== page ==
The New Tools Revolutionizing Vibrio Science

According to AOML scientists, the advancements made in genomics and whole genome sequencing has completely redefined the understanding of Vibrio. These advances have helped provide a clearer picture of how bacteria spread, emerge, and cause disease.

Vibrio is a genus of bacteria that has a strong affinity for the environmental conditions in freshwater and marine systems. These bacteria are known for causing foodborne illnesses due to the consumption of undercooked seafood. They are among the fastest replicating bacteria and are amongst the most numerous bacteria present in our oceans, coasts, and freshwater environments.

New easy to use online tools have been developed for scientists to deposit vibrio genomic data. These tools are continually updated and publicly available, which allows them to be used to assess relationships between strains, determine evolutionary history and understand how the bacteria developed over time.

Vibrio species are sensitive to salinity and temperature which allows earth observation systems to be used to track, understand, and predict outbreaks. AOML/CoastWatch is estimating the Global Suitability index for Vibrio, providing daily, weekly, cumulative, and short-term forecast fields using satellite data. These fields provide a synoptic and continuous record of the environmental conditions behind pathogenic Vibrio infections in coastal areas. The forecasts are routinely being used by the European Centre for Disease Prevention and Control (ECDC) to monitor the Vibrio conditions in the Baltic Sea and are being used to assess the changes in suitability for pathogenic Vibrio outbreaks [1]. CoastWatch provides retrospective, current, and short-term forecasts of environmental suitability at a global scale, with special interest in coastal regions where human exposure is more likely to occur [2].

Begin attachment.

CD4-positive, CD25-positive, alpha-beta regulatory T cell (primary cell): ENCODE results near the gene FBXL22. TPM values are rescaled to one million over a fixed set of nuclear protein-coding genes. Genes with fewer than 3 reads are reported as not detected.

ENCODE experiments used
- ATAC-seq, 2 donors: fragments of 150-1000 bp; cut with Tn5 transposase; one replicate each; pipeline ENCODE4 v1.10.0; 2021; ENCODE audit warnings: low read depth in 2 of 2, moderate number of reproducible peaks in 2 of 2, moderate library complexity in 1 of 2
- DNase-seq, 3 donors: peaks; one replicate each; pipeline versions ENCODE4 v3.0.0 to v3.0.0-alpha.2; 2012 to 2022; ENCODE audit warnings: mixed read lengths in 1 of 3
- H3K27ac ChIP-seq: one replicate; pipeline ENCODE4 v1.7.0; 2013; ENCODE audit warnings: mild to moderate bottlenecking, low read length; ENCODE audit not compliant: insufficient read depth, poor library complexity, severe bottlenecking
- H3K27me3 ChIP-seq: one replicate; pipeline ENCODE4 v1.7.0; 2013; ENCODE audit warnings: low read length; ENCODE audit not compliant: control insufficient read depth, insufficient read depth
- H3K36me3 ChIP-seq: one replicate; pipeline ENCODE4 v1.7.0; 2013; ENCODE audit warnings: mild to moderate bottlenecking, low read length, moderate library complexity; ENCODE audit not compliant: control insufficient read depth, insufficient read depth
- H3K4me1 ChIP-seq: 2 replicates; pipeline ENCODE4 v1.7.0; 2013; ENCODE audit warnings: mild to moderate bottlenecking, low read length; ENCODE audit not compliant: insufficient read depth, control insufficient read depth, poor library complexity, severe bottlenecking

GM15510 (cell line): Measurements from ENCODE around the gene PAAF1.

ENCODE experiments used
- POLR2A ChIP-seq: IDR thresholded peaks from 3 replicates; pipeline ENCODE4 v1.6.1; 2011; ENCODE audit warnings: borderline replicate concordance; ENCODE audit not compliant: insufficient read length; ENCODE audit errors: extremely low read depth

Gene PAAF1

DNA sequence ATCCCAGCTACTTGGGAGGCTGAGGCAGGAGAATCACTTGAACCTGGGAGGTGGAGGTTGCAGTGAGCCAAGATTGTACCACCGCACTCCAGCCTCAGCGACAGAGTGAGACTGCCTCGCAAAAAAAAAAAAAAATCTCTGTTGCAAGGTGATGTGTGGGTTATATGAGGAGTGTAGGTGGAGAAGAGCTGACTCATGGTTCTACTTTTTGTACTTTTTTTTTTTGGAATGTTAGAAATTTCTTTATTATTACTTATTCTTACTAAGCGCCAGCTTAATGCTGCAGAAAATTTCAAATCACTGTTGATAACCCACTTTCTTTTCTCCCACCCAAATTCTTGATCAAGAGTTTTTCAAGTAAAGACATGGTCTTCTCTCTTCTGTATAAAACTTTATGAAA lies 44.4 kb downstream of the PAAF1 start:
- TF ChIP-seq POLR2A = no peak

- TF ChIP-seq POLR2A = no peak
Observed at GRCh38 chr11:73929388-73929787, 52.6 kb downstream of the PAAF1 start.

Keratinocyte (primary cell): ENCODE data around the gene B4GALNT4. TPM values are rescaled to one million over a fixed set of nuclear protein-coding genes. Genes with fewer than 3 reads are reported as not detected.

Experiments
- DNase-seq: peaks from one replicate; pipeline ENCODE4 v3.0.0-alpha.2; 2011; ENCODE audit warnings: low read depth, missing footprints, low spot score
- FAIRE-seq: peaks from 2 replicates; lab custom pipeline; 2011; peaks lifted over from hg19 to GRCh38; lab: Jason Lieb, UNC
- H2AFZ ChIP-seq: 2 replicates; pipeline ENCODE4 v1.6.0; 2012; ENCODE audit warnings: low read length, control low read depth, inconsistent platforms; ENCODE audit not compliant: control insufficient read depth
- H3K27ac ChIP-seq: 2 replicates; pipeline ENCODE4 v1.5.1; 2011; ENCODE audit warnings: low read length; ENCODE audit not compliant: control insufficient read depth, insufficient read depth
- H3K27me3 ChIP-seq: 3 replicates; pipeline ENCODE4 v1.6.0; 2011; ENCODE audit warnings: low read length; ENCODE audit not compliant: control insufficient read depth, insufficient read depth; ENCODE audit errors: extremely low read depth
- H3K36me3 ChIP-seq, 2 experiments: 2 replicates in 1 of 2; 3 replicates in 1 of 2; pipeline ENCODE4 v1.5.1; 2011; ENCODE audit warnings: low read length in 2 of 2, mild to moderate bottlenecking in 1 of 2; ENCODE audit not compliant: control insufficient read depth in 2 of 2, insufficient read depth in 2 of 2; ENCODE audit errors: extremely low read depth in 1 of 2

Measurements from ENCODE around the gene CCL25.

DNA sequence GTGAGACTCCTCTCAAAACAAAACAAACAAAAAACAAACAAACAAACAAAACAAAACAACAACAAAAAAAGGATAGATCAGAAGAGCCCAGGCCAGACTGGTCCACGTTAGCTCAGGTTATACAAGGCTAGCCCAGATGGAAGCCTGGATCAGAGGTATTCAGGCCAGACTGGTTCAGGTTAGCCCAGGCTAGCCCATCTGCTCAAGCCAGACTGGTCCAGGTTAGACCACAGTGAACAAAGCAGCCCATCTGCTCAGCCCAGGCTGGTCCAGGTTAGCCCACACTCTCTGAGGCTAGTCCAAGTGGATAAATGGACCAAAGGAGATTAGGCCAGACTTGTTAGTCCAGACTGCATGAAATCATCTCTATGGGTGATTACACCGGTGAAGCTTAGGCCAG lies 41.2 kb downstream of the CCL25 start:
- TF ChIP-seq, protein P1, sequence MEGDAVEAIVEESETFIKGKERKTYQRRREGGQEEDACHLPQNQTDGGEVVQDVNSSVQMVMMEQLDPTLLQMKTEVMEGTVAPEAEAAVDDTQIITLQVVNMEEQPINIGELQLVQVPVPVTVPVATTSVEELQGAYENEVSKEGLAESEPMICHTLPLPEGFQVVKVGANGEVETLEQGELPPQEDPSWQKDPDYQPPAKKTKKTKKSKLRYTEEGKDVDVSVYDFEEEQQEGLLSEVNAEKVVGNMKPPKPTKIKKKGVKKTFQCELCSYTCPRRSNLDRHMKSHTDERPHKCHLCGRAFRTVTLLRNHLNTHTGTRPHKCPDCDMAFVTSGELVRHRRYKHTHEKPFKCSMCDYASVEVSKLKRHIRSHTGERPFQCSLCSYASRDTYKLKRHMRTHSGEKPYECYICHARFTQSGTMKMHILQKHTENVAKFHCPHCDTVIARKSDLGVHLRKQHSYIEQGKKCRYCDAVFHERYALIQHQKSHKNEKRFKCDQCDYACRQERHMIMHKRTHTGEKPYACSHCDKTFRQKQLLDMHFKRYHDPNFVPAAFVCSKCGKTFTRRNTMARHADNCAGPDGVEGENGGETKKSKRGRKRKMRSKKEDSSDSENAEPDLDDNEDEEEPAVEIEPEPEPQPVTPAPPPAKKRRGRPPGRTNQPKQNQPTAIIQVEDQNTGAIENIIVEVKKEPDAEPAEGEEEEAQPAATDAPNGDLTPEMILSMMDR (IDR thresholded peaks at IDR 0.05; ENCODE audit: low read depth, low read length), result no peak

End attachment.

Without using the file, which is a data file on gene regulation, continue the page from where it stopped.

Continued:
New developments in computational science, such as artificial intelligence, are making it possible to analyze massive amounts of complex information. This will help to provide new insights on the evolution and environmental drivers of disease as well as allowing for the development of a new generation of tools to allow a more comprehensive understanding of Vibrio.

[1] Watts, N., Amann, M., Arnell, N., Ayeb-Karlsson, S., Belesova, K., Berry, H., Bouley, T., Boykoff, M., Byass, P., Cai, W., Campbell-Lendrum, D., Chambers, J., Daly, M., Dasandi, N., Davies, M., Depoux, A., Dominguez-Salas, P., Drummond, P., Ebi, K.L., Ekins, P., Fernandez Montoya, L., Fischer, H., Georgeson, L., Grace, D., Graham, H., Hamilton, I., Hartinger, S., Hess, J., Kelman, I., Kiesewetter, G., Kjellstrom, T., Kniveton, D., Lemke, B., Liang, L., Lott, M., Lowe, R., Sewe, M.O., Martinez-Urtaza, J., Maslin, M., McAllister, L., Mikhaylov, S.J., Milner, J., Moradi-Lakeh, M., Morrissey, K., Murray, K., Nilsson, M., Neville, T., Oreszczyn, T., Owfi, F., Pearman, O., Pencheon, D., Pye, S., Rabbaniha, M., Robinson, E., Rocklöv, J., Saxer, O., Schütte, S., Semenza, J.C., Shumake-Guillemot, J., Steinbach, R., Tabatabaei, M., Tomei, J., Trinanes, J., Wheeler, N., Wilkinson, P., Gong, P., Montgomery, H. and Costello, A. 2018. The 2018 report of the Lancet Countdown on health and climate change: Shaping the health of nations for centuries to come. The Lancet 392(10163): 2479–2514.

[2] Semenza, J.C., J. Trinanes, W. Lohr, B. Sudre, M. Löfdahl, J. Martinez-Urtaza, G.L. Nichols, and J. Rocklöv. Environmental suitability of Vibrio infections in a warming climate: An early warning system. Environmental Health Perspectives, 125(10):107004-1–107004-12, doi:10.1289/EHP2198

Visit the tool in the OceanViewer. Vibrio satellite data can be found on the left side under Satellite > Vibrio Risk.